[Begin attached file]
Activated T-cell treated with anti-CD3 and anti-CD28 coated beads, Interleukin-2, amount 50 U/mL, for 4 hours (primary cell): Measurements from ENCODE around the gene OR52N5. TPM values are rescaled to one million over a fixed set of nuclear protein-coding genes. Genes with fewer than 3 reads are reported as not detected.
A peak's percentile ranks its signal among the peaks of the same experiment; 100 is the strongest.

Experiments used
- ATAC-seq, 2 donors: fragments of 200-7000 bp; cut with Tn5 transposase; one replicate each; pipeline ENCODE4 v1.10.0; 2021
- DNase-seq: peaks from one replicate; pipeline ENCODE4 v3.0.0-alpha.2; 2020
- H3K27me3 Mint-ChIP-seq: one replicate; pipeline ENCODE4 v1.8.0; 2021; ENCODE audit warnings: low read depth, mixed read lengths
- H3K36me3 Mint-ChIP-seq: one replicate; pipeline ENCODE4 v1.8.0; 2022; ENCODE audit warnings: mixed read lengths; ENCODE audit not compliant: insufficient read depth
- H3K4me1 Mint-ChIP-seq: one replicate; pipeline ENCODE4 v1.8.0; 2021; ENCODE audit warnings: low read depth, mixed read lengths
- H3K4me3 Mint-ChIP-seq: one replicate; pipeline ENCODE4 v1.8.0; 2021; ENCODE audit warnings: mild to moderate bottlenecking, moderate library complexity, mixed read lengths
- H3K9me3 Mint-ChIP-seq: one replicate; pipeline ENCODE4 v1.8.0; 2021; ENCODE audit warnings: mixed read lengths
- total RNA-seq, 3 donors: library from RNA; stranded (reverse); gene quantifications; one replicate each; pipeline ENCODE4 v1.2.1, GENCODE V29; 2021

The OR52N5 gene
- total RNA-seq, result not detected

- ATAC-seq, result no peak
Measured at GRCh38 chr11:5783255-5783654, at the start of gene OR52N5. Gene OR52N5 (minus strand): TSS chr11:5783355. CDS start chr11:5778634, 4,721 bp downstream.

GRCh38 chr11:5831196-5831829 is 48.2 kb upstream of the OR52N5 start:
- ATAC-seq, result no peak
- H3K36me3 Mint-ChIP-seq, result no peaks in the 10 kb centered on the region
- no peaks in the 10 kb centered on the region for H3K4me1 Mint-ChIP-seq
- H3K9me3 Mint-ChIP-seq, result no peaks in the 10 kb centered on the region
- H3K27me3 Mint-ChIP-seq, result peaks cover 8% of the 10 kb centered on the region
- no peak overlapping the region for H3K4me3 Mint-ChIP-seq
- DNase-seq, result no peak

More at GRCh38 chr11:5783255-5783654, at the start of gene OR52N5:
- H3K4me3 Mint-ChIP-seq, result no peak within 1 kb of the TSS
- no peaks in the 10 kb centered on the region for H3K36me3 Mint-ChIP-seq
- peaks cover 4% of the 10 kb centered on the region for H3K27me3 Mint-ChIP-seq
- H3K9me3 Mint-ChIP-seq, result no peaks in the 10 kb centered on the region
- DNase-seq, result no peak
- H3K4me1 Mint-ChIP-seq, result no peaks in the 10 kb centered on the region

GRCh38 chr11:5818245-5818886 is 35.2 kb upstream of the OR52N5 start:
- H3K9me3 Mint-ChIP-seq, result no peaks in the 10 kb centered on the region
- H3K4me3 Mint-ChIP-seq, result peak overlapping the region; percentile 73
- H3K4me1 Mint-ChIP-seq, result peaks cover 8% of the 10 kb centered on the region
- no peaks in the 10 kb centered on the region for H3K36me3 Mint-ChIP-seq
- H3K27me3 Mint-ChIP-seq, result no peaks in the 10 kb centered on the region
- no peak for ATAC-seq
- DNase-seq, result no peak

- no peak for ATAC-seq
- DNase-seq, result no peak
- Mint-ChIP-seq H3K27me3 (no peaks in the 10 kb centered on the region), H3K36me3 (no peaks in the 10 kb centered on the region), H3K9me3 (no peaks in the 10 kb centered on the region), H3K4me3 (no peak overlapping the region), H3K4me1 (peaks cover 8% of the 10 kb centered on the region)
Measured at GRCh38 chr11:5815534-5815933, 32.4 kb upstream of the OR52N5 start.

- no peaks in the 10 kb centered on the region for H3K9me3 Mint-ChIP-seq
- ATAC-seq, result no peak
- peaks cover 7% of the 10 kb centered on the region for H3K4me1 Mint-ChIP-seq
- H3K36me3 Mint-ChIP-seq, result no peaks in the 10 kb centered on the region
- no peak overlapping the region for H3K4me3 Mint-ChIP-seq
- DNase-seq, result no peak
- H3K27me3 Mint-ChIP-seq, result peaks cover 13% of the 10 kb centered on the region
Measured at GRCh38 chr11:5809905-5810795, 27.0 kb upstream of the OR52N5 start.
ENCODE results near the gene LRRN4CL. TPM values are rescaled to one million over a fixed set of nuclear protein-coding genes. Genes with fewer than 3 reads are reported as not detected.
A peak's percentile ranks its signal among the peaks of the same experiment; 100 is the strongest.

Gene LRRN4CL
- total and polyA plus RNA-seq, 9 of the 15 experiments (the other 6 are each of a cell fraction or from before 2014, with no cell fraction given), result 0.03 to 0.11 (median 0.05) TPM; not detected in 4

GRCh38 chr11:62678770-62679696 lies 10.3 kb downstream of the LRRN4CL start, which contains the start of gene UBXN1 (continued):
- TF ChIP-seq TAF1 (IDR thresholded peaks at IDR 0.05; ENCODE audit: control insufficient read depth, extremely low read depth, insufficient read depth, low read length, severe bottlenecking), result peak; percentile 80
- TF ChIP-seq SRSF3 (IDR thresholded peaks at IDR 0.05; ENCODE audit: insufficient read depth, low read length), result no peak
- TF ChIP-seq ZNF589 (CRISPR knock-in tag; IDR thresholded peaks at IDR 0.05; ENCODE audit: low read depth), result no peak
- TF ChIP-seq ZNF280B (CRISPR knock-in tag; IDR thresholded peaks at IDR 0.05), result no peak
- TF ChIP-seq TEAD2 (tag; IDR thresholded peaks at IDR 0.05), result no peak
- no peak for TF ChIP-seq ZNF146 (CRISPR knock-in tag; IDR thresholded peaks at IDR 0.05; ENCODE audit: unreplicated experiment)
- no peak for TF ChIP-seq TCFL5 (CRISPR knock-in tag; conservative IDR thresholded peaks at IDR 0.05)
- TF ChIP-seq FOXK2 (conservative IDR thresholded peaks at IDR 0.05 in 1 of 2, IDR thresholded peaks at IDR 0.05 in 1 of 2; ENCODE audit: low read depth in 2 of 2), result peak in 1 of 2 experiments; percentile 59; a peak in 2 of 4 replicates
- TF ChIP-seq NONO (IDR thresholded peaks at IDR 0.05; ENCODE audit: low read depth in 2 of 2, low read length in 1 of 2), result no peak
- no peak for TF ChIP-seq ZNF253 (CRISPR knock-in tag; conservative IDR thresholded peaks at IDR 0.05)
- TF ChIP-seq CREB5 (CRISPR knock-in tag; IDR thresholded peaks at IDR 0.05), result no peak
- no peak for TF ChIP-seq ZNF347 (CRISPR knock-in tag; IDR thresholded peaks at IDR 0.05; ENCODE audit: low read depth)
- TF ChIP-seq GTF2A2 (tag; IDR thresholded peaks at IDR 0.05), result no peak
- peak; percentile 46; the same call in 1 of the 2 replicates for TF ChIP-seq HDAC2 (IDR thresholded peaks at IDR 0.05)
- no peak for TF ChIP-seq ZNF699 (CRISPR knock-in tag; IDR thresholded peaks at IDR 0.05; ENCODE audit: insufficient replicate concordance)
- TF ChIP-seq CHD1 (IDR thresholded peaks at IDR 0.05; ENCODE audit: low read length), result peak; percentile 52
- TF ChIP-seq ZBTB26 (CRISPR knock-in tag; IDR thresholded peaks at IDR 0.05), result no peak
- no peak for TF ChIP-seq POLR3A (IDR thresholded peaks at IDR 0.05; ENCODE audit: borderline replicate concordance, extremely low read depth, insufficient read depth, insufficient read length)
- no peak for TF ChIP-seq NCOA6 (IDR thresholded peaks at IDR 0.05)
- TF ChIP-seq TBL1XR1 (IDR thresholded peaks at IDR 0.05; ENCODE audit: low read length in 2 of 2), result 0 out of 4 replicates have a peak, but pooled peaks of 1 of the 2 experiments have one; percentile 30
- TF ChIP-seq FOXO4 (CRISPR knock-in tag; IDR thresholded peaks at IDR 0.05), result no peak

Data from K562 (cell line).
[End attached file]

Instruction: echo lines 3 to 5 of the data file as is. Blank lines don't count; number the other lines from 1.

Experiments used
- ATAC-seq, 2 donors: fragments of 200-7000 bp; cut with Tn5 transposase; one replicate each; pipeline ENCODE4 v1.10.0; 2021
- DNase-seq: peaks from one replicate; pipeline ENCODE4 v3.0.0-alpha.2; 2020